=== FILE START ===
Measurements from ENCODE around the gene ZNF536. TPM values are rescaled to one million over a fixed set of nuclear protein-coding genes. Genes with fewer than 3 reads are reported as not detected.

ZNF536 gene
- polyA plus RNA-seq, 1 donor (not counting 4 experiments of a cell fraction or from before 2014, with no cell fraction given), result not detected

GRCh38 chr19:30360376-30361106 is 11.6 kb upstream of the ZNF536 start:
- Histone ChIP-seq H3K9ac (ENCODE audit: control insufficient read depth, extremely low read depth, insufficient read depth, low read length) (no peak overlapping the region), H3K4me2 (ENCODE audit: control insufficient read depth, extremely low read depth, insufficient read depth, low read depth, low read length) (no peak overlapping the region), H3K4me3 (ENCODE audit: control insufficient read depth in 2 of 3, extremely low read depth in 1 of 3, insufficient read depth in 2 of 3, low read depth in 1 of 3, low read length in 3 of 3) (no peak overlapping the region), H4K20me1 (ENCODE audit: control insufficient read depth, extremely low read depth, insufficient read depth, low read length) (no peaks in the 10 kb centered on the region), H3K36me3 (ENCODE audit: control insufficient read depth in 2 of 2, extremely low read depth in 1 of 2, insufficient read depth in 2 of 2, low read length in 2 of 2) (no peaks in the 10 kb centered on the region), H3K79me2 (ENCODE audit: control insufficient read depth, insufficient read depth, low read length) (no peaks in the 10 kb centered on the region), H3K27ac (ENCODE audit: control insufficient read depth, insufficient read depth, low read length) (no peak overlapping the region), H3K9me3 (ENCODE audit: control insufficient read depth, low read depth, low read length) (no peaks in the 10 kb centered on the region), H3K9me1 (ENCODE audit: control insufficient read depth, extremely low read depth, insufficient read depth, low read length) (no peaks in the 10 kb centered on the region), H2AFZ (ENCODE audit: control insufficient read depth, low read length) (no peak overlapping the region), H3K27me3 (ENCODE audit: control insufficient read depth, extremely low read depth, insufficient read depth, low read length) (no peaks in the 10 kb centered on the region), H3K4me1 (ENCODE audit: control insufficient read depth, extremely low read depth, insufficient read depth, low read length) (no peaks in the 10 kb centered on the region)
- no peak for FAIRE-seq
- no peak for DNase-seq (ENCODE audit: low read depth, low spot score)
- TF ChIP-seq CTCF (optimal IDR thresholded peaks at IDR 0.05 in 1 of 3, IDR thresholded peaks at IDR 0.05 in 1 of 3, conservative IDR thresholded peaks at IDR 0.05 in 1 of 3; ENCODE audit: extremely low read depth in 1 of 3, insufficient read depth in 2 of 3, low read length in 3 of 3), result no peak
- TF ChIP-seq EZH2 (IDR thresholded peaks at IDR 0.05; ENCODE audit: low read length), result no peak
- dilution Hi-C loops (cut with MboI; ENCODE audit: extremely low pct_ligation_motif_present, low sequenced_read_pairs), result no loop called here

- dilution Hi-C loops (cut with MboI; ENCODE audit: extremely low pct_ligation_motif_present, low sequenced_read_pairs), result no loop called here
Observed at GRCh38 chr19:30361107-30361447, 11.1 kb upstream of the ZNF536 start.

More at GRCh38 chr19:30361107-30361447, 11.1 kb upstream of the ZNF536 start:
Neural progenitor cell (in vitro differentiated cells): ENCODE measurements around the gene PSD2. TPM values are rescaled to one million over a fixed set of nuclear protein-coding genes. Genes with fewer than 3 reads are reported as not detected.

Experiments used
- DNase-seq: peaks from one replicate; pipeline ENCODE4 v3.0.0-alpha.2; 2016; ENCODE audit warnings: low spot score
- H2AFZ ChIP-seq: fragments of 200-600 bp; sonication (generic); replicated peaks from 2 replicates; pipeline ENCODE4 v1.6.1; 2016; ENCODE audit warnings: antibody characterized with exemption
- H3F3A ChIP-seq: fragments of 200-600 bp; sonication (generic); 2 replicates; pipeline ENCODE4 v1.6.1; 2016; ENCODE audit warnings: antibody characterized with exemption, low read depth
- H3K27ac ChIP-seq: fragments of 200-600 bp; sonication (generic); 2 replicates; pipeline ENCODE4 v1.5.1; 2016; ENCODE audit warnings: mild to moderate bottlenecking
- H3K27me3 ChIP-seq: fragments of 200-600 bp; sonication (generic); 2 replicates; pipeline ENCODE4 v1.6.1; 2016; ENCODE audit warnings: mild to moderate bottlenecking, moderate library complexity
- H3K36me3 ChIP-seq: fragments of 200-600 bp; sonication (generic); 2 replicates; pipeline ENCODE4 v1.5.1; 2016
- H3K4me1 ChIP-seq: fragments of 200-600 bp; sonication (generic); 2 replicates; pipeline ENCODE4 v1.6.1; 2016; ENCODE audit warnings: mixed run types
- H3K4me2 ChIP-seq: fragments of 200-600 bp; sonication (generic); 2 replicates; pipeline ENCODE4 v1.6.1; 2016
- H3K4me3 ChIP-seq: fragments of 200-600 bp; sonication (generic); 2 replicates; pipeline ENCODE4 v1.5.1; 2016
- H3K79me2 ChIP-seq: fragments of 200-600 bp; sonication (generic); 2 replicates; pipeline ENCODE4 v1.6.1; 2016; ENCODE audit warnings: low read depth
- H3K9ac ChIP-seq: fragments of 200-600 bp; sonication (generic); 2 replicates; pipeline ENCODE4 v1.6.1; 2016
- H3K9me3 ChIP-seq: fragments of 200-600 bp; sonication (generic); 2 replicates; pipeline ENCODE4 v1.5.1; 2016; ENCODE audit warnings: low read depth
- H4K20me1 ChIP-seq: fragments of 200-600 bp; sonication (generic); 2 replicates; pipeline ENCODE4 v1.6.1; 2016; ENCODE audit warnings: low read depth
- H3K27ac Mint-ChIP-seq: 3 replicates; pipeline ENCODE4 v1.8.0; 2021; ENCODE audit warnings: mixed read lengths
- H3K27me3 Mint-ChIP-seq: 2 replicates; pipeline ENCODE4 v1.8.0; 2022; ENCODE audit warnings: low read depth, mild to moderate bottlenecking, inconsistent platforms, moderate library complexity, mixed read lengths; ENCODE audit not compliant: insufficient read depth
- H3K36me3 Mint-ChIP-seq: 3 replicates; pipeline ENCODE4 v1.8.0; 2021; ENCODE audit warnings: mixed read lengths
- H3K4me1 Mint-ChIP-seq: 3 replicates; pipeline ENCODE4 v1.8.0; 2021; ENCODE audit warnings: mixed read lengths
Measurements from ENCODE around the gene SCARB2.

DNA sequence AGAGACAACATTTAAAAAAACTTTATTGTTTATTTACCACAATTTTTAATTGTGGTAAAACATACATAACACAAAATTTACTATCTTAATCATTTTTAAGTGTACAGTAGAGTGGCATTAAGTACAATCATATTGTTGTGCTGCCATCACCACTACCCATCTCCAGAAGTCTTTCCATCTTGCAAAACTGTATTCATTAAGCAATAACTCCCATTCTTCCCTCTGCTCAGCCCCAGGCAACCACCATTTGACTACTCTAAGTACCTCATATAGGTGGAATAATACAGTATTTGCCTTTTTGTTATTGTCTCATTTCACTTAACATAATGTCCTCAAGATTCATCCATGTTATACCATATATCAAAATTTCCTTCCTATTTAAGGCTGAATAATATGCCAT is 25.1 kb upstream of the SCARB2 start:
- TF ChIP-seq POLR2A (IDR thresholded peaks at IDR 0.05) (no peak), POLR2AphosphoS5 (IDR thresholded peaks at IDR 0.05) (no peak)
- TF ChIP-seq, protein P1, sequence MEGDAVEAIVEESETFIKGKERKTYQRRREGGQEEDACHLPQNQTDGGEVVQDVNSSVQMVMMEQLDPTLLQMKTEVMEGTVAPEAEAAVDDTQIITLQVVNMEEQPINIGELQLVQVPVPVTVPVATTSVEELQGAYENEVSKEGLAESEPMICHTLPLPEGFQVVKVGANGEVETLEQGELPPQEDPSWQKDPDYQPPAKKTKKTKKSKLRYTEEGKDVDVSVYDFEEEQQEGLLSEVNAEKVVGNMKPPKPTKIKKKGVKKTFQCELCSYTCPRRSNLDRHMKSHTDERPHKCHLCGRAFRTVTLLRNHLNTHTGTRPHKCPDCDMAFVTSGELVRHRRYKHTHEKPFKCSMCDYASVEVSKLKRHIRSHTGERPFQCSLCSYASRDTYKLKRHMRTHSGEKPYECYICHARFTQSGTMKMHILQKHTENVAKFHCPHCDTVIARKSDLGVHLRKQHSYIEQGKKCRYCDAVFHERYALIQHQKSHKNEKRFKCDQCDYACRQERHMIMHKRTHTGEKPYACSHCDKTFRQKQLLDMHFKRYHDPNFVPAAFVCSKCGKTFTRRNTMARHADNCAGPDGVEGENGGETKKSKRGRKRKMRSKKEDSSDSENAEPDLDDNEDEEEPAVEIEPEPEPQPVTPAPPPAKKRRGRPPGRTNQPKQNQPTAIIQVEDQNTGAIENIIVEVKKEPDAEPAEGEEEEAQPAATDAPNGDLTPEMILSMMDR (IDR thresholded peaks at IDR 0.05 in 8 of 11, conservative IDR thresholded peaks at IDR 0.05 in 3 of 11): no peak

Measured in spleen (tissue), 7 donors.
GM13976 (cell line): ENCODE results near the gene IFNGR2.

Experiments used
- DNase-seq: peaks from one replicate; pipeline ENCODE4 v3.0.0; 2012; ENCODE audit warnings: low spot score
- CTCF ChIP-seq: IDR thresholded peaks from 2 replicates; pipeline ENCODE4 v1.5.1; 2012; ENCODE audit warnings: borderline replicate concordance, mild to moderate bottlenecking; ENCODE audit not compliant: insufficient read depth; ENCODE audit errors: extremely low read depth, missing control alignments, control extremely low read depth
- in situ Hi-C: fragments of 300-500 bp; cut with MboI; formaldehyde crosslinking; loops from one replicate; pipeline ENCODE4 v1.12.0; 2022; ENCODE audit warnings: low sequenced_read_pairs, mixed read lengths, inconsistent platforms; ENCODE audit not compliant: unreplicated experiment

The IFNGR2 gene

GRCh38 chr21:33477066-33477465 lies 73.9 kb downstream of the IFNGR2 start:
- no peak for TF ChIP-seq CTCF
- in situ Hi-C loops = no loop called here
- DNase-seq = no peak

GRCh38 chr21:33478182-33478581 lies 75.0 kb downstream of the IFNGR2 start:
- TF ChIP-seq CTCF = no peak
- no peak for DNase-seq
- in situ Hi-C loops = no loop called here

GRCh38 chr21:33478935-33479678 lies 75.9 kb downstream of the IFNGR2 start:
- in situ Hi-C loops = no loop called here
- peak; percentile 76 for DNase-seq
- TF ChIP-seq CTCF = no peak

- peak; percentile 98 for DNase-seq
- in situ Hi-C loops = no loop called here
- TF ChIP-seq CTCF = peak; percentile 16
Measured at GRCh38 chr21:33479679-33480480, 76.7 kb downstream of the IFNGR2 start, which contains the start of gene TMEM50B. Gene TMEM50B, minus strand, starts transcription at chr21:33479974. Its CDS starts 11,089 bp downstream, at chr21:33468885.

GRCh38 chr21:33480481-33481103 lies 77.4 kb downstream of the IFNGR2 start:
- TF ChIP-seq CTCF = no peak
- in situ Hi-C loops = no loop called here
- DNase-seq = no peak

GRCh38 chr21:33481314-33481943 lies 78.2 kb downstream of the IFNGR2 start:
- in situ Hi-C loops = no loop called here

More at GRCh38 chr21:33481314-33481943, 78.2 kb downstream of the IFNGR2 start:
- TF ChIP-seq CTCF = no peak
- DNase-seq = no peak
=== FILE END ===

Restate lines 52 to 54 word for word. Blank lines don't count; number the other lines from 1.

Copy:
GRCh38 chr21:33478935-33479678 lies 75.9 kb downstream of the IFNGR2 start:
- in situ Hi-C loops = no loop called here
- peak; percentile 76 for DNase-seq